THE PHILOSOPHER’S ZONE – ABC AUSTRALIA. Talking to Joe Gelonesi about some of the main ideas in The Edge of Reason on his excellent long-running show.
For as long as we can remember, the British have associated delicious food with depraved indulgence. Anything that tastes good has got to be bad for your body, soul or both. The marketing department of Magnum knew this when it called its 2002 limited edition range the Seven Deadly Sins. Nothing makes a product more enticing than its being naughty, or even better, wicked.
Most of us can honestly say we have no desire to be on the cover of Hello! magazine, yet almost all of us crave recognition, believing that it validates our endeavours. A myth of our age is that talent, dedication and ambition bring such recognition – and its associated rewards – in gastronomy as in everything else. Tiziano Gérard is living proof that this just isn’t true
Hilary Benn and others were acclaimed for their speeches in the Syria debate in the Commons. But if this was the House at its best, its best is not good enough.
The idea that unconscious biological forces drive our beliefs and actions would seem to pose a real threat to our free will. We like to think that we make choices on the basis of our own conscious deliberations. But isn’t all that thinking things over irrelevant if our final decision was already written in our genetic code? And doesn’t the whole edifice of personal responsibility collapse if we accept that “my genes made me do it”?
Four new videos exploring the ideas – and foods – in The Virtues of the Table.
“In ‘A very British populism’, a thoughtful exploration of British culture and politics, philosopher and writer Julian Baggini argues that the same springs of populism that fuel the far right elsewhere in Europe exist in Britain. He warns against the complacency of the ‘it could never happen here’ mindset; whether in the form of a ‘softer-edged’ UKIP, or a more sinister movement, populism could be at our doorstep.”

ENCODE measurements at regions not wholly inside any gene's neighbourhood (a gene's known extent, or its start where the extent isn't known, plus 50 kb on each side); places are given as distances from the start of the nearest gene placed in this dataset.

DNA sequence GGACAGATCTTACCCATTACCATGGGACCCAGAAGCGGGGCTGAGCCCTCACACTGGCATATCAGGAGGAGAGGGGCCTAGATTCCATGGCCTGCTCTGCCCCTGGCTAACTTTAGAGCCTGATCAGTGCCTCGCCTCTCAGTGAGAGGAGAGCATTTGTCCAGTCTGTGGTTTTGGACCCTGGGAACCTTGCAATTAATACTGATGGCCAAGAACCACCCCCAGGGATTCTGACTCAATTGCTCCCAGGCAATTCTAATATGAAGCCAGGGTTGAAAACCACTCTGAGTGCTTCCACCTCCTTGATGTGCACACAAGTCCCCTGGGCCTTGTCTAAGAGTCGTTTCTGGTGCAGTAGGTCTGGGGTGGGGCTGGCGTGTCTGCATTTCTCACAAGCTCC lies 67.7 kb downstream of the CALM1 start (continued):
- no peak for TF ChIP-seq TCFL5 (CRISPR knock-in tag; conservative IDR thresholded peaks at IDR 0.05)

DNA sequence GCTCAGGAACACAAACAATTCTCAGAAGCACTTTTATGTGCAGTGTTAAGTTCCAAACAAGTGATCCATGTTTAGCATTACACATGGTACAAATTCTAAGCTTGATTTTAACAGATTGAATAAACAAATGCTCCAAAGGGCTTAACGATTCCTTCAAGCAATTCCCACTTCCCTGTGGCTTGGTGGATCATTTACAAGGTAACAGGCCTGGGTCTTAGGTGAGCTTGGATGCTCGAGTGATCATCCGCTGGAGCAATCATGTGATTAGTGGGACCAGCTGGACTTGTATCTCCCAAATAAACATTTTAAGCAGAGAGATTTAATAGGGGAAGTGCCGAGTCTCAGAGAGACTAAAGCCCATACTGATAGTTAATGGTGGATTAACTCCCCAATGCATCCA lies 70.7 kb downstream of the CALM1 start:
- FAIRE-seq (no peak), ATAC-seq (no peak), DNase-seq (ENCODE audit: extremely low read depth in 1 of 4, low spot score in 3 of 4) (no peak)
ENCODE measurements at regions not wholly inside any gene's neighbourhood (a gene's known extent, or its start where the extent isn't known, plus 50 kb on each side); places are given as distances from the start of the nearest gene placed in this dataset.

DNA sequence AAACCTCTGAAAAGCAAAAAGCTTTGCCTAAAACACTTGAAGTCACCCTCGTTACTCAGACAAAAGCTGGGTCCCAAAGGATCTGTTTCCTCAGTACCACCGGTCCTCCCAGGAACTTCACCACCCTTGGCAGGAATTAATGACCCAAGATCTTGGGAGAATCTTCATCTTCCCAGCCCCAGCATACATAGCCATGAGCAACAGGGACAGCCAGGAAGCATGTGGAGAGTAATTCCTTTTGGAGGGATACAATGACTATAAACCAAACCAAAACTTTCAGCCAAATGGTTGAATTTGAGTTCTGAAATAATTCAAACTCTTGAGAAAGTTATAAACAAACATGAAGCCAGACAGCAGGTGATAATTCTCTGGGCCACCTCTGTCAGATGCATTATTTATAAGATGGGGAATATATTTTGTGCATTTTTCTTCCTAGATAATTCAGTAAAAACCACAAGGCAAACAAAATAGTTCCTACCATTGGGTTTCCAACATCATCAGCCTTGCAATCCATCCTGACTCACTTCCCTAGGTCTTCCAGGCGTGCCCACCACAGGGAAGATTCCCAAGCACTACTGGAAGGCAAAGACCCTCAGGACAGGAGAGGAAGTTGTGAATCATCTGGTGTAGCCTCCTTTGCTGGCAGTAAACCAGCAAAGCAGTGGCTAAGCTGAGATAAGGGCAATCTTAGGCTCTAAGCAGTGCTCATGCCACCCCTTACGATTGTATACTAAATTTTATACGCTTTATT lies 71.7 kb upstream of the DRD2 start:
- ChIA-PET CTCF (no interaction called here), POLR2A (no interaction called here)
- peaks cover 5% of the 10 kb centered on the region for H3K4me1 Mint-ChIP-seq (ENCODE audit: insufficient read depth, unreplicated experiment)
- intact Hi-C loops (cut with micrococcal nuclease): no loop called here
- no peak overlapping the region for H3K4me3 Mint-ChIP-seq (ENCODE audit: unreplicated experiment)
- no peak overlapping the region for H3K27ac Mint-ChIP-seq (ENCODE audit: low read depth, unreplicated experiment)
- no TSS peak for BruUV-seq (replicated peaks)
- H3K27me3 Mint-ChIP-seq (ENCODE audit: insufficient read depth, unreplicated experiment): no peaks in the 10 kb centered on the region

Organised religion has lost its central place in most European countries, but it has not necessarily been replaced by atheism. The confused majority is “spiritual but not religious”, hungry for alternatives to the perceived materialism of modern life. “The more we’re distracted by stuff,” suggests Father Stephen, “the more we’re also attracted by what we’re missing.” We suspected that there might be aspects of monastic life that those who share this yearning can learn from, without having to take on board its religious commitments and beliefs…
Video of my TEDxObserver talk
This manifesto is an attempt to point towards the next phase of atheism’s involvement in public discourse. It is not a list of doctrines that people are asked to sign up to but a set of suggestions to provide a focus for debate and discussion. Nor is it an attempt to accurately describe what all […]